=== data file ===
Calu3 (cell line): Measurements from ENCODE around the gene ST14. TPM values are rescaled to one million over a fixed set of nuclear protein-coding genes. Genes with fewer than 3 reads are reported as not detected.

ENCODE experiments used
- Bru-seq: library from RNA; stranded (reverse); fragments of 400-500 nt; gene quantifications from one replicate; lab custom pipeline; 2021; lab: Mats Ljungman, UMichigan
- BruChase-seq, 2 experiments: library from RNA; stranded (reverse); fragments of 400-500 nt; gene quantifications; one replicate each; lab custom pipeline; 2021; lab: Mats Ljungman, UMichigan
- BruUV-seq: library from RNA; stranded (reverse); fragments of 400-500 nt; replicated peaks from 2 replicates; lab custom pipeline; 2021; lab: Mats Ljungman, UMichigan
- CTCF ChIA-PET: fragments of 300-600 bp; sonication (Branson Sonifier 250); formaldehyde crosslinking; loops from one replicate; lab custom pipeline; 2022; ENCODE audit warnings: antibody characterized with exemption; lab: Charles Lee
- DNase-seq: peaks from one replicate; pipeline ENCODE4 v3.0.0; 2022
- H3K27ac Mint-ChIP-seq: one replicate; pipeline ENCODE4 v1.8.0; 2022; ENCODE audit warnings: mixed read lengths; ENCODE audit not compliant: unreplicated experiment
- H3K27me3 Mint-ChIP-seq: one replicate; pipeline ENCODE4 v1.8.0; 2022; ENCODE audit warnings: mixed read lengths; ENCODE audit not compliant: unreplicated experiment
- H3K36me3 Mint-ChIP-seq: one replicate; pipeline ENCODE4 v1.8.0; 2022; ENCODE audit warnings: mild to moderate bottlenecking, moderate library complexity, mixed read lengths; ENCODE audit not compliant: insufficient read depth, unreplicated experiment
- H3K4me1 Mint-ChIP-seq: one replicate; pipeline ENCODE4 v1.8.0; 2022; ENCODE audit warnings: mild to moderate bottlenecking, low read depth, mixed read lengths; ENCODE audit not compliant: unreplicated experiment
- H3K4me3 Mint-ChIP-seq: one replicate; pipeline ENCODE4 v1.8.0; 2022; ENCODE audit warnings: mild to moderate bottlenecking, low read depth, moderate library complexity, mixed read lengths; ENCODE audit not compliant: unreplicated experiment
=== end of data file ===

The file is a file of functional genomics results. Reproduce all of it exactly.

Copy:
Calu3 (cell line): Measurements from ENCODE around the gene ST14. TPM values are rescaled to one million over a fixed set of nuclear protein-coding genes. Genes with fewer than 3 reads are reported as not detected.

ENCODE experiments used
- Bru-seq: library from RNA; stranded (reverse); fragments of 400-500 nt; gene quantifications from one replicate; lab custom pipeline; 2021; lab: Mats Ljungman, UMichigan
- BruChase-seq, 2 experiments: library from RNA; stranded (reverse); fragments of 400-500 nt; gene quantifications; one replicate each; lab custom pipeline; 2021; lab: Mats Ljungman, UMichigan
- BruUV-seq: library from RNA; stranded (reverse); fragments of 400-500 nt; replicated peaks from 2 replicates; lab custom pipeline; 2021; lab: Mats Ljungman, UMichigan
- CTCF ChIA-PET: fragments of 300-600 bp; sonication (Branson Sonifier 250); formaldehyde crosslinking; loops from one replicate; lab custom pipeline; 2022; ENCODE audit warnings: antibody characterized with exemption; lab: Charles Lee
- DNase-seq: peaks from one replicate; pipeline ENCODE4 v3.0.0; 2022
- H3K27ac Mint-ChIP-seq: one replicate; pipeline ENCODE4 v1.8.0; 2022; ENCODE audit warnings: mixed read lengths; ENCODE audit not compliant: unreplicated experiment
- H3K27me3 Mint-ChIP-seq: one replicate; pipeline ENCODE4 v1.8.0; 2022; ENCODE audit warnings: mixed read lengths; ENCODE audit not compliant: unreplicated experiment
- H3K36me3 Mint-ChIP-seq: one replicate; pipeline ENCODE4 v1.8.0; 2022; ENCODE audit warnings: mild to moderate bottlenecking, moderate library complexity, mixed read lengths; ENCODE audit not compliant: insufficient read depth, unreplicated experiment
- H3K4me1 Mint-ChIP-seq: one replicate; pipeline ENCODE4 v1.8.0; 2022; ENCODE audit warnings: mild to moderate bottlenecking, low read depth, mixed read lengths; ENCODE audit not compliant: unreplicated experiment
- H3K4me3 Mint-ChIP-seq: one replicate; pipeline ENCODE4 v1.8.0; 2022; ENCODE audit warnings: mild to moderate bottlenecking, low read depth, moderate library complexity, mixed read lengths; ENCODE audit not compliant: unreplicated experiment